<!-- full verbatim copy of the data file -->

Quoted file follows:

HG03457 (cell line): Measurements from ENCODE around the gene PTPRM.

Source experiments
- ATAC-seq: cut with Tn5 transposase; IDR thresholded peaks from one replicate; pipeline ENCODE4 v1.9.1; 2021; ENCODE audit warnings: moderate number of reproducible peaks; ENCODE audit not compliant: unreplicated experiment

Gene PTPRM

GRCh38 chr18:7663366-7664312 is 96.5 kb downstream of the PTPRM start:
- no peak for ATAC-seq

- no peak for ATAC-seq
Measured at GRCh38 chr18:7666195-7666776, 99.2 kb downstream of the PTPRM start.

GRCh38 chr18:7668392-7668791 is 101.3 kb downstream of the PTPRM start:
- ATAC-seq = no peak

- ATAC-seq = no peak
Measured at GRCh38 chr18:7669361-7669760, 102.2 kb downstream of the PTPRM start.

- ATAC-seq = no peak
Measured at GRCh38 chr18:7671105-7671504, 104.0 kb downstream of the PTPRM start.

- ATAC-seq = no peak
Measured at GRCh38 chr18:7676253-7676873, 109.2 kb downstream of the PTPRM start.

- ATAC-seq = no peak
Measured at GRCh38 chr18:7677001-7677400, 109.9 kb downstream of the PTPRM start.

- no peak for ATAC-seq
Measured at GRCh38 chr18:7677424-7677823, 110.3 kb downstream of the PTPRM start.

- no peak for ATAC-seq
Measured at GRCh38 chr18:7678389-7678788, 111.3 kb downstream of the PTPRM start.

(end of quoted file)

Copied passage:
HG03457 (cell line): Measurements from ENCODE around the gene PTPRM.

Source experiments
- ATAC-seq: cut with Tn5 transposase; IDR thresholded peaks from one replicate; pipeline ENCODE4 v1.9.1; 2021; ENCODE audit warnings: moderate number of reproducible peaks; ENCODE audit not compliant: unreplicated experiment

Gene PTPRM

GRCh38 chr18:7663366-7664312 is 96.5 kb downstream of the PTPRM start:
- no peak for ATAC-seq

- no peak for ATAC-seq
Measured at GRCh38 chr18:7666195-7666776, 99.2 kb downstream of the PTPRM start.

GRCh38 chr18:7668392-7668791 is 101.3 kb downstream of the PTPRM start:
- ATAC-seq = no peak

- ATAC-seq = no peak
Measured at GRCh38 chr18:7669361-7669760, 102.2 kb downstream of the PTPRM start.

- ATAC-seq = no peak
Measured at GRCh38 chr18:7671105-7671504, 104.0 kb downstream of the PTPRM start.

- ATAC-seq = no peak
Measured at GRCh38 chr18:7676253-7676873, 109.2 kb downstream of the PTPRM start.

- ATAC-seq = no peak
Measured at GRCh38 chr18:7677001-7677400, 109.9 kb downstream of the PTPRM start.

- no peak for ATAC-seq
Measured at GRCh38 chr18:7677424-7677823, 110.3 kb downstream of the PTPRM start.

- no peak for ATAC-seq
Measured at GRCh38 chr18:7678389-7678788, 111.3 kb downstream of the PTPRM start.